Subsequently, three samples of 10 PLs of each stage were collected, and the development of their branchial lobes and ramifications observed under a binocular optical microscope. The number of divisions of each branchial filament was counted and the branchial development index of the population was determined.
For the osmotic stress test, three samples of 100 PLs were collected from the production batch and maintained at 35 ppt salinity. The PLs were counted and placed in triplicate in 1-liter beakers with water of 0 ppt salinity, thus subjecting them to an abrupt change in salinity. The PLs were maintained under these conditions for 30 minutes, then returned to their initial salinity of 35 ppt for another 30 minutes. Then, the numbers of surviving PLs in each vessel expressed as a percentage of the initial number were counted and animals were discarded.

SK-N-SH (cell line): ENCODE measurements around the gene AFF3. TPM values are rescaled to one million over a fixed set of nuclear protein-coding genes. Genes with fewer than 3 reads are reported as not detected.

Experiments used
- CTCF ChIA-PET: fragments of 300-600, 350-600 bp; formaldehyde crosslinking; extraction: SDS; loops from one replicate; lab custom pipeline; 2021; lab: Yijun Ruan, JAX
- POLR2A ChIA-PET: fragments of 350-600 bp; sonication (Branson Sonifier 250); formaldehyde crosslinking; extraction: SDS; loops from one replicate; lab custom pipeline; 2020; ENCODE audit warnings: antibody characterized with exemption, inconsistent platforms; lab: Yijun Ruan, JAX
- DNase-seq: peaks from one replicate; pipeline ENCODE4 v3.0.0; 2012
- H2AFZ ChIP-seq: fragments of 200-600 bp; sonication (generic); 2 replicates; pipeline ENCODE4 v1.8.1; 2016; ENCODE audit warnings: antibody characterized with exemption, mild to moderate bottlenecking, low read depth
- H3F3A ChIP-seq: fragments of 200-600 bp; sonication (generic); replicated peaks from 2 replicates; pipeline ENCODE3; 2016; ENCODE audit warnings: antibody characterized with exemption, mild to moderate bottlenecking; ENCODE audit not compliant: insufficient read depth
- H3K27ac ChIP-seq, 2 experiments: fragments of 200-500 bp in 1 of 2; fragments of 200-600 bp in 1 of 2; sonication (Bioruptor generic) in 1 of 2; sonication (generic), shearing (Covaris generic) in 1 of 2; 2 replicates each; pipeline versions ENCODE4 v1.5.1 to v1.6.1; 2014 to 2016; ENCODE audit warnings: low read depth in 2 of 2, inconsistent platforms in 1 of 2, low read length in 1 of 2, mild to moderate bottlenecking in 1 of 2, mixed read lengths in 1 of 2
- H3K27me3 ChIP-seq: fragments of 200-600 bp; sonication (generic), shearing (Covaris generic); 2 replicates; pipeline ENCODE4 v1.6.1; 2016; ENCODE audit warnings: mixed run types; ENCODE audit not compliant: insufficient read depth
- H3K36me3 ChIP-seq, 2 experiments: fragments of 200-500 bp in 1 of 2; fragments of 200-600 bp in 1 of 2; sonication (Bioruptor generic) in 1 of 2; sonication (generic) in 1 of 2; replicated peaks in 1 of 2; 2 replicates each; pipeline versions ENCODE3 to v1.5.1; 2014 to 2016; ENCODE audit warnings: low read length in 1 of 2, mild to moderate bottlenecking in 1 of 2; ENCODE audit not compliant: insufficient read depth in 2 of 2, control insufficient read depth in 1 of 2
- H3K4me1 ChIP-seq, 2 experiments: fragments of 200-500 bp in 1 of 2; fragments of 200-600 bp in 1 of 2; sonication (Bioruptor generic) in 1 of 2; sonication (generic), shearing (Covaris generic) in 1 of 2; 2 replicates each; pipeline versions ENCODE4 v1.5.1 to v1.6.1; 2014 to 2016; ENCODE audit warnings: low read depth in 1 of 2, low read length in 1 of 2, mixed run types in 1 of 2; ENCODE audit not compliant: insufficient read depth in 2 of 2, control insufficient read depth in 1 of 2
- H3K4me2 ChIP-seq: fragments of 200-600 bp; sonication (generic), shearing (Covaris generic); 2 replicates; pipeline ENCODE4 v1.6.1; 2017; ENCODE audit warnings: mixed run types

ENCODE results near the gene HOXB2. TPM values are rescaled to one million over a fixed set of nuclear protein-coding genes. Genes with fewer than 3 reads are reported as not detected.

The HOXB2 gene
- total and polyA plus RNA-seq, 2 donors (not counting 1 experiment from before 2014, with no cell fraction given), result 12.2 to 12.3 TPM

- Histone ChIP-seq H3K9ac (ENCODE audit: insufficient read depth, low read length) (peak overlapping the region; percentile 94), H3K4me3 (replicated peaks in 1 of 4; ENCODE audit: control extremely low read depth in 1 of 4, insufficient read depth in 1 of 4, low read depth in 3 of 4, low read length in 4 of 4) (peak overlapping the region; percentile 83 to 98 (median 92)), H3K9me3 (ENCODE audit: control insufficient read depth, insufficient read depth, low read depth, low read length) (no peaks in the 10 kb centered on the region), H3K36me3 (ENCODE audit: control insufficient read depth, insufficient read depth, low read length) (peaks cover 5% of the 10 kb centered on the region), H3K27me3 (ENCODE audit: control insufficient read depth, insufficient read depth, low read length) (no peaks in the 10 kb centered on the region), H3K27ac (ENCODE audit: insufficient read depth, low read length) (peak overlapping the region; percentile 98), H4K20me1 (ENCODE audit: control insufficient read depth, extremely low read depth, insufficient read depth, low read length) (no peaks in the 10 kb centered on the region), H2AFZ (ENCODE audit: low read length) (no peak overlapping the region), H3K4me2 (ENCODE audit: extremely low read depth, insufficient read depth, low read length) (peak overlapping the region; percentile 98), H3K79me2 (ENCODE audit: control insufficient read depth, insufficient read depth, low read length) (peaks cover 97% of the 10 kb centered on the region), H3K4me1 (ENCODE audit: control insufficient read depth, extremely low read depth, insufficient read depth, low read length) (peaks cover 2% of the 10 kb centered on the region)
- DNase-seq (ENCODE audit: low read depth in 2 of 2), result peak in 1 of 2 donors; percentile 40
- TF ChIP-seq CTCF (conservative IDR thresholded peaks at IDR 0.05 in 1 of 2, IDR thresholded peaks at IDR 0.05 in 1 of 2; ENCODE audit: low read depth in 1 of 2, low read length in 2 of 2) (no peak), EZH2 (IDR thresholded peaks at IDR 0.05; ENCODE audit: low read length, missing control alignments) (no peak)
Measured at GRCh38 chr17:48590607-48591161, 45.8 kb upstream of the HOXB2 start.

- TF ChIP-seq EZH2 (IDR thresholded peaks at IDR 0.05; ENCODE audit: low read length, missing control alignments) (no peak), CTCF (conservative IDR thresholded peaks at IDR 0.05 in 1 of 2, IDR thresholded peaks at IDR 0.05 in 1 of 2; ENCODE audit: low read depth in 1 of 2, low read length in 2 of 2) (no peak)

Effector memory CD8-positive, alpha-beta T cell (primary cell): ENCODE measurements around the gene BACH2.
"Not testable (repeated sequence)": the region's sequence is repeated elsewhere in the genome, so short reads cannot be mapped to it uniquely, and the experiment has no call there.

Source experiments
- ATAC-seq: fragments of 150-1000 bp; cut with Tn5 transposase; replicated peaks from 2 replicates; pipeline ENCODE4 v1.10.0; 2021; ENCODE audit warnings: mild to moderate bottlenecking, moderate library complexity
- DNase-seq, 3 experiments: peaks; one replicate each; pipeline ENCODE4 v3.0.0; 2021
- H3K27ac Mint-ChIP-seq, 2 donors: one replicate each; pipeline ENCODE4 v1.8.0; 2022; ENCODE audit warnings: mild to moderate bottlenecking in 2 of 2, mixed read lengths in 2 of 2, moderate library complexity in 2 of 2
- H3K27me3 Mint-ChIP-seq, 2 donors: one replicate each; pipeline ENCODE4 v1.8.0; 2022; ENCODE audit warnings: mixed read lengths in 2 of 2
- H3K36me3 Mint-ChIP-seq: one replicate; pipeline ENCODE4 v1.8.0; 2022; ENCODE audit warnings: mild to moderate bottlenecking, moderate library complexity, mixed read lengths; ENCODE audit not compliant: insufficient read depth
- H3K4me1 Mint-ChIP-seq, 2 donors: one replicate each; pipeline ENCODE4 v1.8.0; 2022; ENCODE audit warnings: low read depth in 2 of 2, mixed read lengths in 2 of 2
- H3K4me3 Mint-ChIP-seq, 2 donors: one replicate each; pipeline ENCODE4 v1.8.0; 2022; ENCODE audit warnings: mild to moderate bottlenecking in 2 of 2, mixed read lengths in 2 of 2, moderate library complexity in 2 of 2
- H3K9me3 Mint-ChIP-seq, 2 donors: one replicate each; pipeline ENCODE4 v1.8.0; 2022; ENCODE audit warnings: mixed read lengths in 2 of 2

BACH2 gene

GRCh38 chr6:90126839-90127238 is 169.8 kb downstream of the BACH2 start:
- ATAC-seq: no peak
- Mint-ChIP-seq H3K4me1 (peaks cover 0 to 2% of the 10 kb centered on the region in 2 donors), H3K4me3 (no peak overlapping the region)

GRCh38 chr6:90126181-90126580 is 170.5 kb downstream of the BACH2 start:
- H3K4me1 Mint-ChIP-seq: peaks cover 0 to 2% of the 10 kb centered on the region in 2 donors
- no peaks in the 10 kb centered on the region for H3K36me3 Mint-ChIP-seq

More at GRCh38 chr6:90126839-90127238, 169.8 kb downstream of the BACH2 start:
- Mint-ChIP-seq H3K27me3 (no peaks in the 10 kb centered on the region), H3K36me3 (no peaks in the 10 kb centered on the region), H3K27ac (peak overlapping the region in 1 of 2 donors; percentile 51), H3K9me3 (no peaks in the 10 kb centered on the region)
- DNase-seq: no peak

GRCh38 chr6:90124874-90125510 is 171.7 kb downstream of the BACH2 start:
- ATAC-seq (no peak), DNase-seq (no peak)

This experimental procedure was carried out for each age and for each of the molting stages defined. For the statistical analysis of the data, a random number generator was used to randomize the distribution of the treatments. For more detailed procedures on the experimental setup and procedures, as well as the statistical analyses used, please refer to the original publication.
Results and discussion
Water quality parameters (temperature, dissolved oxygen, salinity, pH and transparency) measured daily during the study period were within the recommended values for the culture of marine shrimp. The survivals obtained in the osmotic stress test were higher in the intermolt stage (74.12 percent).
The mean weights of PL vary depending on culture densities, broodstock source, water quality and feed provided. In our study, the PLs had a growth rate of 41 percent during the study period, with an average dry initial weight of 0.18 ± 0.027 mg at PL7 and a final weight of 15.42 ± 0.267 mg for PL 17, indicating that the PLs were well fed and that this factor did not influence the resulting survivals.